The Jew And The Carrot

Sukkot Meals: Czech Fruit Dumplings

By Gianna Palmer

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Flickr:Hedonistin

The peach dumpling I’m eating as I write this looks like a starchy, speckled globe: a whole peach, wrapped in a dumpling shell and sprinkled with cinnamon sugar. It’s certainly tasty, but it’s not as good as the ones my grandmother used to make. I did the best I could, picking out the ripest fruit at the supermarket and carefully following the recipe. But my first stab at Grandma Millie’s Czech fruit dumplings —”knedliky,” she called them — just didn’t quite measure up to hers. And I’m okay with that. After all, Millie made knedliky for decades. My dad has memories from the 1950s of eating them alongside his three younger brothers in their childhood home in a small town southwest of Chicago.

Like my dad, my childhood is also dotted with memories of Millie’s fruit dumplings. They’re the only dish I can remember any of my grandparents preparing for me. When I was little, my parents and I would fly from Oregon to visit my dad’s family in Illinois. Grandma Millie would typically whip up at least one batch during our visit. She’d bring containers of the still-warm dumplings to my aunt and uncle’s house, where they didn’t last long. I couldn’t tell you what we talked about as we dove into the warm peach-, plum- and nectarine-stuffed dumplings. Instead, most of what I remember revolves around the melted butter and cinnamon sugar slathered on top of the chewy dumpling shell, and the plump, cooked fruit inside it.

I recently learned that these dumplings are a popular Czech Sukkot recipe, after all, the dish puts fresh, seasonal fruit on full display and it is a “stuffed dish,” which is common on Sukkot. The thing is, Grandma Millie wasn’t Jewish, and in fact was a devoted church-goer. That said, her Czech parents’ last names, Lev and Majer, led her to openly surmise that perhaps her ancestors were Jewish. So I’d like to think it’s not too much of a stretch to imagine that some Jewish Czech relative of mine and Millie’s once made this recipe in celebration of the fall harvest.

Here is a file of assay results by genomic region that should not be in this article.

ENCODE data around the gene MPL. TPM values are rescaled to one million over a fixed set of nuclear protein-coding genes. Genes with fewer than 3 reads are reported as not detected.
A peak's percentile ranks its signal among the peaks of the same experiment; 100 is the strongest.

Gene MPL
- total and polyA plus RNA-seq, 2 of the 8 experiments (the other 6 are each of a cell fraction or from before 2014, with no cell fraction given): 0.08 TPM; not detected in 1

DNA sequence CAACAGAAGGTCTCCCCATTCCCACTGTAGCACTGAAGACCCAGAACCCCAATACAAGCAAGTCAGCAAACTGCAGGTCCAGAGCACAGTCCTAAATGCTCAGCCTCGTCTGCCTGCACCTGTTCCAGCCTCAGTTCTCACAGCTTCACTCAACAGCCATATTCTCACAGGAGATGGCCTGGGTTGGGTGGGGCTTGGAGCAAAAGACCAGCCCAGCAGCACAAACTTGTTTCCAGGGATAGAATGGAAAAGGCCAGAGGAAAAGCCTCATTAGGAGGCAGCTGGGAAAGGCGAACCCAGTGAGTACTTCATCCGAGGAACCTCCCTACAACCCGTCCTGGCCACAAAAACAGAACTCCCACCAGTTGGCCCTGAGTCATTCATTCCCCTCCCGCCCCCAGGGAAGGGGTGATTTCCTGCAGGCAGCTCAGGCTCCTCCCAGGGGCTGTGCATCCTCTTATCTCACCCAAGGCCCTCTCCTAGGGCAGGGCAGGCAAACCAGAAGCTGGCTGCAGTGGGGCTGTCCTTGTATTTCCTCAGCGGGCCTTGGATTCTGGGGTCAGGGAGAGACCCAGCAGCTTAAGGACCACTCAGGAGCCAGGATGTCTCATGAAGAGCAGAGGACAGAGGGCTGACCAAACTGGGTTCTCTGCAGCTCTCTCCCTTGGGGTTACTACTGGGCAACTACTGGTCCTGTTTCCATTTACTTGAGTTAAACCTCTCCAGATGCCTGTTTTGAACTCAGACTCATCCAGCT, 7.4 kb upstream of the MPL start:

Whether or not Grandma Millie was actually Jewish, she flew across the country at the age of 88 to attend my Bat Mitzvah. It was then that I learned that not only could she make a mean fruit dumpling, but she could tear up the dance floor, too.

Czech Fruit Dumplings aka Knedliky

1 pound (2 cups) creamy cottage cheese
4 tablespoons sugar
2 teaspoons salt
1/4 cup Farina or Cream of Wheat cereal
4 tablespoons soft butter or margarine
2 eggs, beaten
2 1/2 cups flour
About 2 dozen ripe whole prunes, plums or apricots or 12 medium peaches or nectarines

Chef’s note: The amount of fruit will depend greatly on the size of the peaches, nectarines and plums. I used unusually large peaches and plums, and the recipe yielded 8 (very large) dumplings.

1) Wash fruit well, checking for stems, and dry carefully. In a large bowl, mix the cottage cheese, sugar, salt and uncooked Farina (or cream of wheat).

2) Add the softened butter and beaten eggs and mix thoroughly. Gradually add flour to form a dough that can be worked around the fruit.

3) Tear away a piece of dough and roll it in the palms of your hands to form a ball. The dough will be quite sticky, so keep your hands coated in flour throughout the process. It also helps to keep a thin layer of flour on the surface you’re working on.

4) Pat dough flat to about 1/4 to 3/8 inch thick and large enough to wrap around a piece of fruit. Place fruit in the center of dough and bring dough together, pinching and sealing edges well to avoid any open seams, holes or thin spots.

5) When you have about 6 to 8 fruit dumplings ready, place dumplings into a large pot of boiling water. Lower gently with a slotted spoon, making sure they aren’t crowded. Boil gently for at least 20 minutes, longer depending on size of fruit. Stir occasionally to avoid sticking to bottom of pan. Gradually, dumplings will rise and swell in size.

6) Remove dumplings with slotted spoon, and add remainder of prepared dumplings into boiling water. (More water may have to be added to cover dumplings).

7) Serve dumplings warm, spread with melted butter and sprinkled with cinnamon sugar Cottage cheese or crème fraiche on the side make a nice accompaniment.


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